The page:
Malaysia’s Railway Networks Spearhead National Development

February 28, 2018 at 10:54 am

28 February 2018

Continuing to grow manifolds, Malaysia’s railway networks spearhead overall national development
Malaysians have just returned to work from their Chinese New Year holidays, using various modes of transportation. I am happy to see that our public transportation system continues to improve, from last year’s MRT1 and KL-Tanjong Malim Electric Train Service (ETS) to the future KL-Singapore High-Speed Rail (HSR), East Coast Rail Link (ECRL), JB-Singapore Rapid Transit System (RTS) and MRT2, the government will continue to upgrade the public transport system to bring quality service and ensure convenience to the people.

Between 10 and 23 February 2018, the ETS and INTERCITY train services under Keretapi Tanah Melayu Berhad (KTMB) had transported 178,179 passengers, with the ETS providing 40 trips. Besides these, the Tebrau Shuttle had also increased its train service from the usual 26 trips to 31 with effect from 13 February 2018. It can be seen how the people’s dependence on public transport, especially train services, has been increasing by the days.

Statistics shows that, from the data, during the CNY period in China this year, it was estimated that there were 2.98 billion people moving around, a 30-fold growth as compared to 1979. Yet the journeys were smoother due to the advancement of the public transport system. At the moment, China has constructed 136,000 km of highways, 25,000 km of HSR and opened up a thousand air routes, and possesses the world’s longest bullet train tracks. China’s HSR now accounts for 66.3% of the world’s total HSR distance, with cumulative passenger load now standing at 7 billion, which equals the world’s population.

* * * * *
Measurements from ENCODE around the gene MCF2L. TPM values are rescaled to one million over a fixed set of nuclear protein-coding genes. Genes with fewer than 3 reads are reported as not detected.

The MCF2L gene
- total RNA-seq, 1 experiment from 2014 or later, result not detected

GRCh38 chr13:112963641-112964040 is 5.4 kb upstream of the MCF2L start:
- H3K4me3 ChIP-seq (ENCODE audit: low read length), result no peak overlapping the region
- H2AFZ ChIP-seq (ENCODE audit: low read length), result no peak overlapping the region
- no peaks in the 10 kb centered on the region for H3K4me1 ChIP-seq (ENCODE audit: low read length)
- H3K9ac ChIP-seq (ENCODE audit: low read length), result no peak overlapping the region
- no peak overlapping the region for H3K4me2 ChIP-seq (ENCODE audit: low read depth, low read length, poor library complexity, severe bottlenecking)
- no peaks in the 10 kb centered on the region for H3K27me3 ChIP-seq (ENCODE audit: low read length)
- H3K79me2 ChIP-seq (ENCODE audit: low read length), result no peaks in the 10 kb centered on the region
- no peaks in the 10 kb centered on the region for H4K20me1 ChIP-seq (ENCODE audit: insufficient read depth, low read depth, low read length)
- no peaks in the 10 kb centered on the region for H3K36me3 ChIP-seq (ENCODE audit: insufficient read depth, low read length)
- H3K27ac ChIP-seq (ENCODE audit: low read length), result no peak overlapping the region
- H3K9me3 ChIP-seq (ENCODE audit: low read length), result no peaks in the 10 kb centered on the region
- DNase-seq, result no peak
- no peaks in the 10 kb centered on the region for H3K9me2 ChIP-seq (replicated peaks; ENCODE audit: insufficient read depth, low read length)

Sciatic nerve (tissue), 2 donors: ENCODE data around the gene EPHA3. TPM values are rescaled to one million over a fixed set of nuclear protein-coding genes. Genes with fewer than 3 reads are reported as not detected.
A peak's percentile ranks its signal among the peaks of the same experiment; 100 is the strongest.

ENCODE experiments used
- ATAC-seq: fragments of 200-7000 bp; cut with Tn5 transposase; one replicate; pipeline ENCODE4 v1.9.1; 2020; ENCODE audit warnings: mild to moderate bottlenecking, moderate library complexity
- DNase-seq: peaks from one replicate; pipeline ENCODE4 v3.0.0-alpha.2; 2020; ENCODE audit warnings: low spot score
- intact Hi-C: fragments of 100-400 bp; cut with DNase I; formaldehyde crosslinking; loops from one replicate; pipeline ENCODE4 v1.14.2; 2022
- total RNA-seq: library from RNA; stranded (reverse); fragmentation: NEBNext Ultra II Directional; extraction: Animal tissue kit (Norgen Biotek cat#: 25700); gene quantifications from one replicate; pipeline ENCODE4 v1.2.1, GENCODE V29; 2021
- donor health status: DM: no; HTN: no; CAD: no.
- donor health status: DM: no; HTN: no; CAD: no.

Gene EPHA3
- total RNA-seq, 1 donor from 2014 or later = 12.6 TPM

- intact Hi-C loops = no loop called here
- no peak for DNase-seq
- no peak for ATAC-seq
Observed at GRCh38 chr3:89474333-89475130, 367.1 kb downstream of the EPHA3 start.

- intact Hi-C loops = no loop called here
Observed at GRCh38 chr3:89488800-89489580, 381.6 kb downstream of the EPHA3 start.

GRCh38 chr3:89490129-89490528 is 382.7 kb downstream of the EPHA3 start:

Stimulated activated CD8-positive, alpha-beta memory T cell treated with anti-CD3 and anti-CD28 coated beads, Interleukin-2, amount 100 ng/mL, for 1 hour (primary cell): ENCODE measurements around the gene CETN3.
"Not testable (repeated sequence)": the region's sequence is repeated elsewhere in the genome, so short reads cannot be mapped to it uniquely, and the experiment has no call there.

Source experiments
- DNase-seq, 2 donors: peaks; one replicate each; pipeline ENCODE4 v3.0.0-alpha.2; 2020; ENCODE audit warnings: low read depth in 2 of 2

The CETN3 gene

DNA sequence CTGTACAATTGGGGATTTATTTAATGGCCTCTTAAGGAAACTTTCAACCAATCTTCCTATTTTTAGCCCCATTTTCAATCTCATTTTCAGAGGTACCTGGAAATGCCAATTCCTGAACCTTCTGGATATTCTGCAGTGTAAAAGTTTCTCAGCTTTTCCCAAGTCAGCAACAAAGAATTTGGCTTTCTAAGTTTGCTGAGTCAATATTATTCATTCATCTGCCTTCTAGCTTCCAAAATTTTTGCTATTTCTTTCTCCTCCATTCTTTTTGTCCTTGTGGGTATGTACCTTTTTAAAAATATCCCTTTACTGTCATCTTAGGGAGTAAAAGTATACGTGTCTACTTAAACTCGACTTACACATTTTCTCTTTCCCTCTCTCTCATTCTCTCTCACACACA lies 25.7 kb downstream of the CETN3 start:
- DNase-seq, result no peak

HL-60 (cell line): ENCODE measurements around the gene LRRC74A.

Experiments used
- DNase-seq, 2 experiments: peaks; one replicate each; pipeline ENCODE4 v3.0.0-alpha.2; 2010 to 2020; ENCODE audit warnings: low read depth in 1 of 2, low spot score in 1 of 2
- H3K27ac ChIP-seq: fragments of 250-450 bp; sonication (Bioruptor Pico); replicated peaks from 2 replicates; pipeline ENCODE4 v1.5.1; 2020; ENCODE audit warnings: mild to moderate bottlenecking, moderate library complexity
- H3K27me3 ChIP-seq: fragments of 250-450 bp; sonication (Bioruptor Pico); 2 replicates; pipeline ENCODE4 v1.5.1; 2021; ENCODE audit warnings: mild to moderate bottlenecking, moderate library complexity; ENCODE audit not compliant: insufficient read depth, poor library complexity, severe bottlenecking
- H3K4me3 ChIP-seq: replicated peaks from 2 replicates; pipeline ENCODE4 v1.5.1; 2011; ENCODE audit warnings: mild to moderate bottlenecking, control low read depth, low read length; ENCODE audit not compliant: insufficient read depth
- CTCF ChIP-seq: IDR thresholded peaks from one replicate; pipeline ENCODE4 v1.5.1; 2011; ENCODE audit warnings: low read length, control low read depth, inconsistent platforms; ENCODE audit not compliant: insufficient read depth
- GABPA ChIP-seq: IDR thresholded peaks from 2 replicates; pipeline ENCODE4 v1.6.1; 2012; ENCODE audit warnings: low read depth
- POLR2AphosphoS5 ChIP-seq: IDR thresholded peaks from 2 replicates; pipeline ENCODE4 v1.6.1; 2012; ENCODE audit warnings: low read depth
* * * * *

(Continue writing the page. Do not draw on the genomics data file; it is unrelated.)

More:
With the advancement of HSR, the spring festival travel rush in China this year witnessed 201 million people on the move, with travelling time per passenger shortened to an average of 327 minutes. With the 300 km per hour HSR, a reunion dinner is just a few hours away, and travelling a thousand km a day is a reality for more and more people now.

It is learnt that China has also introduced a series of high-tech measures for people’s convenience, for instance the internet, QR codes, Alipay, Wechat, Click-a-ticket and the latest face-recognition instruments where a passenger only needs a mere 3 seconds to get ‘face-scanned’ to step on board.

Last year, I visited CRRC Zhuzhou Locomotive Co. Ltd in China and signed an agreement for the purchase of 22 coaches. The Malaysian government’s decision to purchase Chinese coaches is based on China’s possession of the locomotive-related complete intellectual property rights, coupled with good quality, mature technology, high safety standards and low maintenance fees, as well as CRRC’s setting up of a plant in Malaysia’s Ipoh, which not only brings employment and spearheads the related property development in the locality, but also promotes technology transfer.

The spring festival travel exodus and public transportation development experience in China have provided us with a lot of learning points. I hope to extract the best aspects to make possible a high quality public transport system in Malaysia, for the benefit of the masses.